We have also found that the soluble SSAO is sufficient to reverse cell hypertrophy. This result suggests that the SSAO catalytic domain (activity) rather than the mere presence of the membrane protein is important for cell size. The SSAO-dependent change in the abundance of intermediate filament protein vimentin is likely a result of inhibited insulin signaling [31] and, together with elevated collagen proteins—such as type I, III, IV, V, and VI collagens—may contribute to changes in the SSAO−/− cell size. Other potentially relevant SSAO-dependent changes include an altered abundance of anoctamin 10 (Ano10; a chloride channel that controls cell volume [32]) and thrombospondin 1 (THBS1; an adhesive glycoprotein that mediates cell-to-cell and cell-to-matrix interactions [33]).

Adipose tissue buffers circulating free fatty acids through a fine-tuned cycle of uptake, esterification, and release. In the postprandial period, adipose tissue adsorbs fatty acids liberated by lipoprotein lipase from carriers of dietary fat, such as chylomicrons and very low-density lipoprotein (VLDL). Uptake of free fatty acid has also been reported [34], although it is barely detectable in the fasting/postabsorptive state. SSAO-dependent changes in the abundance of proteins involved in the transport and processing of long-chain fatty acids suggest a potential role for SSAO in regulation of this free fatty acid uptake.

Our study does not provide an obvious answer to how SSAO regulates leukocyte recruitment and inflammatory response (a well-established function of SSAO), because the abundance of proteins directly involved in leukocytes extravasation is not affected by SSAO inactivation. However, inactivation of SSAO causes marked down-regulation of semaphorin 3G (a signaling molecule with a cell-repulsive function) and up-regulation of CD74 (a receptor for macrophage migration inhibitory factor, which promotes immune cell recruitment to the sites of inflammation) [35, 36]. These changes could be relevant to SSAO function in leukocyte recruitment. The SSAO-dependent changes in the oligosaccharyltransferase complex (OSTC; which catalyzes the transfer of high-mannose sugars) may significantly alter properties of cell surface receptors involved in cell–cell recognition/binding. Together, our data suggest that SSAO may act as a molecular link between the metabolic state of adipocytes and their signaling activity and thus be a key player in the obesity-induced inflammation.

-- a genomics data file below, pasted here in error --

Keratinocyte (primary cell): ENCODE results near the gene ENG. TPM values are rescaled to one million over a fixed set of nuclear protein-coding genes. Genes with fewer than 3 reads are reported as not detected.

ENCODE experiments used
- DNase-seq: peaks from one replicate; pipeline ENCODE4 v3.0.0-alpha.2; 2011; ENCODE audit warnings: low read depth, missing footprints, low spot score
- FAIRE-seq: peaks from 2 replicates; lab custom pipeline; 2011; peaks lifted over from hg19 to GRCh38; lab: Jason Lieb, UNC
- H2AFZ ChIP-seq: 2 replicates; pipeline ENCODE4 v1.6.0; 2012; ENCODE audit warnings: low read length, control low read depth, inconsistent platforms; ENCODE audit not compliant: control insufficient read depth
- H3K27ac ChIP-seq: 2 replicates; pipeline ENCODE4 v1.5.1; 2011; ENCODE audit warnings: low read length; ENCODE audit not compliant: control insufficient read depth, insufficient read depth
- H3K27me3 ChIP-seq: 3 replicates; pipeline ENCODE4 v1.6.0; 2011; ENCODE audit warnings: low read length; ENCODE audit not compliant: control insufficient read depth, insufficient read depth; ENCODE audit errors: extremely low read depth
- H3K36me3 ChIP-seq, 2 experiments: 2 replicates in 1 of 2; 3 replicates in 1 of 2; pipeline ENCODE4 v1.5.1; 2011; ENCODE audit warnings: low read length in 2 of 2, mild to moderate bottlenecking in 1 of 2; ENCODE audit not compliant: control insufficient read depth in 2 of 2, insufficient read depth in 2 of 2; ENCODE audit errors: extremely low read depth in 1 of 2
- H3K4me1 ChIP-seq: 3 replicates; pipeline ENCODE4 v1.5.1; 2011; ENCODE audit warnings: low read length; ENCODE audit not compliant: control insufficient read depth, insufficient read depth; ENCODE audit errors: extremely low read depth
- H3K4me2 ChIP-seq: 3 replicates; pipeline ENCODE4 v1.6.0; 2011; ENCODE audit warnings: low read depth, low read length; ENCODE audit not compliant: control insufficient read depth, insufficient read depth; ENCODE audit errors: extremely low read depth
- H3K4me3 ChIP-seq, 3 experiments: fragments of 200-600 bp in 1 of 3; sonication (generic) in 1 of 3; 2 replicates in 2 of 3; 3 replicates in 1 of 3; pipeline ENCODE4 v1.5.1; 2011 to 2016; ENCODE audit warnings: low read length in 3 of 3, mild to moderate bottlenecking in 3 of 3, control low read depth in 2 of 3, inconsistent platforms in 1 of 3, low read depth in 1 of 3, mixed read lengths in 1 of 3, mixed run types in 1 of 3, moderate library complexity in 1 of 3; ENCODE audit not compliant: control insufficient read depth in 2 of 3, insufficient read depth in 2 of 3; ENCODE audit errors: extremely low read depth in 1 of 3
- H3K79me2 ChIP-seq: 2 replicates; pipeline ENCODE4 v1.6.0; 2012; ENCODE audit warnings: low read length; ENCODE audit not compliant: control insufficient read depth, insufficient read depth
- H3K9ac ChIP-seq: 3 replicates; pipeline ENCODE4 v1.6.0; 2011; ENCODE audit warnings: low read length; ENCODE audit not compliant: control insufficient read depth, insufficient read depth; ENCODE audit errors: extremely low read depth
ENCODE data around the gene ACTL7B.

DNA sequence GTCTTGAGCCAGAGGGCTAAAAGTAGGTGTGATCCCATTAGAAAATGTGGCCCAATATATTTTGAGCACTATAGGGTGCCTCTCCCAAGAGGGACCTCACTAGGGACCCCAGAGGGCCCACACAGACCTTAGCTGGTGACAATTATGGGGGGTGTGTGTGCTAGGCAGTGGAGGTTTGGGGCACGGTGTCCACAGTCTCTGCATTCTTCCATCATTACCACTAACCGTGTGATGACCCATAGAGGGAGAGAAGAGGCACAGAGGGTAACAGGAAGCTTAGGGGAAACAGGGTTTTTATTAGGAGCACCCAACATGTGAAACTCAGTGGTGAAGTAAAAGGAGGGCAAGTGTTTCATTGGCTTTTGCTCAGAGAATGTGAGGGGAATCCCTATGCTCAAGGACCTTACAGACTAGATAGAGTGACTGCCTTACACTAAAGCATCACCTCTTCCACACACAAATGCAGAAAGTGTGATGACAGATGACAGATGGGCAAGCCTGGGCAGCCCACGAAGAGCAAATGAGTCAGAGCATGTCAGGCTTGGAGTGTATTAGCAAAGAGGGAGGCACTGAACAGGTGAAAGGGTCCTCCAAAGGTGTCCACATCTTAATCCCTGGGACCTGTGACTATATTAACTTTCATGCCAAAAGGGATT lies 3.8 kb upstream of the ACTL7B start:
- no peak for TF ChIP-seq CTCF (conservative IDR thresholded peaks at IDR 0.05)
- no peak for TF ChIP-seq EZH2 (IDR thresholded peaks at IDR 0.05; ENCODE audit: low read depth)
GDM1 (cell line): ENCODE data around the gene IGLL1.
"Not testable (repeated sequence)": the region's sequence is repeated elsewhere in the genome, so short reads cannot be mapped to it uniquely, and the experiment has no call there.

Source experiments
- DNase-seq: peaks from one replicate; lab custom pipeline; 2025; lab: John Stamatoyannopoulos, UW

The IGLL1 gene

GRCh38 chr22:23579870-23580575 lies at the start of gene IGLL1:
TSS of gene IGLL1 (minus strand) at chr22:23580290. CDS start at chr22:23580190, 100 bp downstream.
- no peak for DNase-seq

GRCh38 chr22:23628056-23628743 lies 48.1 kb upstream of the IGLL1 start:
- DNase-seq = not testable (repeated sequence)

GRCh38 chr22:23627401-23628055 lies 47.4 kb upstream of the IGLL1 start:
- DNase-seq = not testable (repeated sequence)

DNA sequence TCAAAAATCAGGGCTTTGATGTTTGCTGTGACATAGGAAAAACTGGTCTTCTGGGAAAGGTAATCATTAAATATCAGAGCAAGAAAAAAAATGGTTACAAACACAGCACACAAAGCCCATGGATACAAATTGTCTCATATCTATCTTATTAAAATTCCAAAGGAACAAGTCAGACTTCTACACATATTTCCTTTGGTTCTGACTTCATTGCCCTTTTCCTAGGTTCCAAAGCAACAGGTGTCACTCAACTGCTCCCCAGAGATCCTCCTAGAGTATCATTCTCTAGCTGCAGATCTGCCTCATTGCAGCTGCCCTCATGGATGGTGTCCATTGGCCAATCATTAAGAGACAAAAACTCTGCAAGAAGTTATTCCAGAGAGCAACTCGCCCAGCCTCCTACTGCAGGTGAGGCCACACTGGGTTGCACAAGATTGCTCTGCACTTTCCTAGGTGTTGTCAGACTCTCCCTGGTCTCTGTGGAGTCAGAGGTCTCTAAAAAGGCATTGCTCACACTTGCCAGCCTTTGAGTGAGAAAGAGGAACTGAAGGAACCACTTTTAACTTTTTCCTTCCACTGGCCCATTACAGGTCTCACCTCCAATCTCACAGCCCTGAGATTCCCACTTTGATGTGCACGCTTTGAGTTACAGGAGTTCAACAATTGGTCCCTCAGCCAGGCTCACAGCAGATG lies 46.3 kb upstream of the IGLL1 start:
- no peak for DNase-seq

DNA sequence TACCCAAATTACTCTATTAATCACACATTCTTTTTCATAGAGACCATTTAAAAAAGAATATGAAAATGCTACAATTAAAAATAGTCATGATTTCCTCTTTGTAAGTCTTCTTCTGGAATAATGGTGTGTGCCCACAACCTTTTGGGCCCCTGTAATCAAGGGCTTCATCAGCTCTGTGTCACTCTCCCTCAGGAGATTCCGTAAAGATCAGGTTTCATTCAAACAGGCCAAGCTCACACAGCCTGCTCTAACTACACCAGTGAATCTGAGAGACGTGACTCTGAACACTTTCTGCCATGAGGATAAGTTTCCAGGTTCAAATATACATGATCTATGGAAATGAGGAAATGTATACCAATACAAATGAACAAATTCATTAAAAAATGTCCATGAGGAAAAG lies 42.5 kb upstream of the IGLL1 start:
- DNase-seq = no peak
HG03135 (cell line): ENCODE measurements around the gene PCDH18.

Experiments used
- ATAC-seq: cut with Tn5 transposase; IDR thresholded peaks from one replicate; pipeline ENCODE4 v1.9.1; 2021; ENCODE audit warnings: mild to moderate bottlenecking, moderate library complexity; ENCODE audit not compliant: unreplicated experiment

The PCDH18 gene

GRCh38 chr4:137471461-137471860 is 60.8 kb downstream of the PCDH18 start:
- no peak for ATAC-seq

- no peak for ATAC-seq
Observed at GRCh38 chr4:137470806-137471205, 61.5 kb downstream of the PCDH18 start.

Finally, the previously unrecognized function of mammalian SSAO in energy metabolism could be an evolutionally conserved function of this enzyme. In Escherichia coli, a Cu-dependent amine oxidase (ECAO) encoded by the tynA gene is a structural homologue of the mammalian SSAO and has similar enzymatic activity. A recent study revealed the role for ECAO in cell energy metabolism [37]. Deletion of tynA/ECAO causes significant metabolic changes, especially in the pathways involved in the conversion of phenylethylamine to acetyl-CoA and oxidation of propionate to pyruvate [37]. High conservation of the Cu transport machinery (the E. coli Cu transporter CopA is homologous to the mammalian ATP7A) further highlights an early evolutional coupling between Cu homeostasis and the processing of metabolic fuels.

In summary, we have established the role for Cu homeostasis in adipocyte morphology and function and identified SSAO as a regulator of adipocyte mass and metabolism. We show that adipocytes require proper Cu balance and compartmentalization to maintain their size and energy balance. In differentiated adipocytes, Cu transfer into the secretory pathway is regulated by the Cu transporter ATP7A; ATP7A supplies Cu to SSAO, which is highly up-regulated in differentiated adipocytes. Our data suggest a novel mechanistic role of SSAO in selection of metabolic fuels and fat storage. Understanding the role of Cu and SSAO in obesity will help to develop new tools and treatment strategies to reduce obesity and its complications, such as diabetes and fatty liver.